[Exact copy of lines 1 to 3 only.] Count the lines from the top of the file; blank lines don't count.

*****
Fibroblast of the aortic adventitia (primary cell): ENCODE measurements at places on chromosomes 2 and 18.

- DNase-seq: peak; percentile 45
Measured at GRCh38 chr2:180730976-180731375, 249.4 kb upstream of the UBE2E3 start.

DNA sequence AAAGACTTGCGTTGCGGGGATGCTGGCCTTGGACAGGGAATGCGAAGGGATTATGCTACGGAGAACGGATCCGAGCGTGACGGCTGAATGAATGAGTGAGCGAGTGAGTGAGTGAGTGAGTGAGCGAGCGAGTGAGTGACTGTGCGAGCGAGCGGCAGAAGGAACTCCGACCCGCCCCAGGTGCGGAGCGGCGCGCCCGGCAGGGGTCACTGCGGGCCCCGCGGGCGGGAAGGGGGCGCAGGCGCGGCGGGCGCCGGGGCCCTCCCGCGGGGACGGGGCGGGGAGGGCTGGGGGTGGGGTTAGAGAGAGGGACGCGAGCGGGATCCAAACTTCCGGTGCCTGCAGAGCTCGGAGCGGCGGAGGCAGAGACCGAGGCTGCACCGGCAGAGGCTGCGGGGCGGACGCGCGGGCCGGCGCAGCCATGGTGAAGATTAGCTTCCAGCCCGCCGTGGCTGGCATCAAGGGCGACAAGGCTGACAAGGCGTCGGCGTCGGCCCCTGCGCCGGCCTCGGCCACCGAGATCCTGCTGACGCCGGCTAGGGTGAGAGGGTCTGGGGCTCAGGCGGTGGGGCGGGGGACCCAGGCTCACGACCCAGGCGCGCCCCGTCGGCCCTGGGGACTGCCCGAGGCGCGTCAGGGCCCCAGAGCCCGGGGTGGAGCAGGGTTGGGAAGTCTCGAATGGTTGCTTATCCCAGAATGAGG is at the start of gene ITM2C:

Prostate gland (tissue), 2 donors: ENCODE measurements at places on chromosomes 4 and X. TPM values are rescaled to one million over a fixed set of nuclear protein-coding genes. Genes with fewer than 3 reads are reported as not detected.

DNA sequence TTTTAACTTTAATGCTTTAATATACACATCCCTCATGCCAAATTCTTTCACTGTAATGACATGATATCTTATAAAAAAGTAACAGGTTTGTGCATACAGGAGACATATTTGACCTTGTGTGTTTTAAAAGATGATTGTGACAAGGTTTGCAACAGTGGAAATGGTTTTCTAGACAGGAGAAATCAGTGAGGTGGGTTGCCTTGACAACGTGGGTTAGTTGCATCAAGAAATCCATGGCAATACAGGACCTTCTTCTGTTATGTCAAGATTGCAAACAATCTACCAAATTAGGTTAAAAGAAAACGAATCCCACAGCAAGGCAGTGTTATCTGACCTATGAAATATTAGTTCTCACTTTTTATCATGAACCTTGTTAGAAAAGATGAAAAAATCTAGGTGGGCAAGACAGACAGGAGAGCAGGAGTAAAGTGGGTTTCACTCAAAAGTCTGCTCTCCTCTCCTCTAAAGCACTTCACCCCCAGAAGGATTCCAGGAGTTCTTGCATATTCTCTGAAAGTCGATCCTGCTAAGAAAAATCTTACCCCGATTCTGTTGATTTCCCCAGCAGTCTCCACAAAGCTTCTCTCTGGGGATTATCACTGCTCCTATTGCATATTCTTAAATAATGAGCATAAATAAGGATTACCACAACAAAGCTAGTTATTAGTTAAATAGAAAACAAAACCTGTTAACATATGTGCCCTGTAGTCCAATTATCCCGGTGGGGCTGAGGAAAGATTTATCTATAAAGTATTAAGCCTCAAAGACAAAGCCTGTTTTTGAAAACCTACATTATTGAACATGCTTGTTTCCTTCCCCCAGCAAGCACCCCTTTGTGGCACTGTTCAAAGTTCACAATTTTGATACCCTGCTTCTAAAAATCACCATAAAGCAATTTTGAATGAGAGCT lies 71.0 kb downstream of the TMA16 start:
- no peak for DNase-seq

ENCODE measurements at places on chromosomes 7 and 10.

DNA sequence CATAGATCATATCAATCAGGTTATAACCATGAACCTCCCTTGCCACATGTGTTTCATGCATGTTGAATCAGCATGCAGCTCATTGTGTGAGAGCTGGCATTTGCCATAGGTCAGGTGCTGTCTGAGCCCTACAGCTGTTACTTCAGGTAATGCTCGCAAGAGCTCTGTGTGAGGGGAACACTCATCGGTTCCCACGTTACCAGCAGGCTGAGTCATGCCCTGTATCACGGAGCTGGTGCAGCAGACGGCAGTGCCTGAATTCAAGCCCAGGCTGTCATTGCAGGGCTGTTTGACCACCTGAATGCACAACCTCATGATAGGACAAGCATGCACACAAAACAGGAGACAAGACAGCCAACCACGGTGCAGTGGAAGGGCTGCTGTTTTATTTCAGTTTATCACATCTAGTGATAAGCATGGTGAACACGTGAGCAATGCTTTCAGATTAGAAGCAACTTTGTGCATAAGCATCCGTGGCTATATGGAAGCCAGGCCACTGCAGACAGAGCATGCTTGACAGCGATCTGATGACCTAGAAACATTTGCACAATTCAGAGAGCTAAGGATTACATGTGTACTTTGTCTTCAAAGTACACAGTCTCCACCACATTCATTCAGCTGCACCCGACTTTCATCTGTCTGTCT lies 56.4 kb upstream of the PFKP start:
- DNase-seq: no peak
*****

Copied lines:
Fibroblast of the aortic adventitia (primary cell): ENCODE measurements at places on chromosomes 2 and 18.

- DNase-seq: peak; percentile 45
Measured at GRCh38 chr2:180730976-180731375, 249.4 kb upstream of the UBE2E3 start.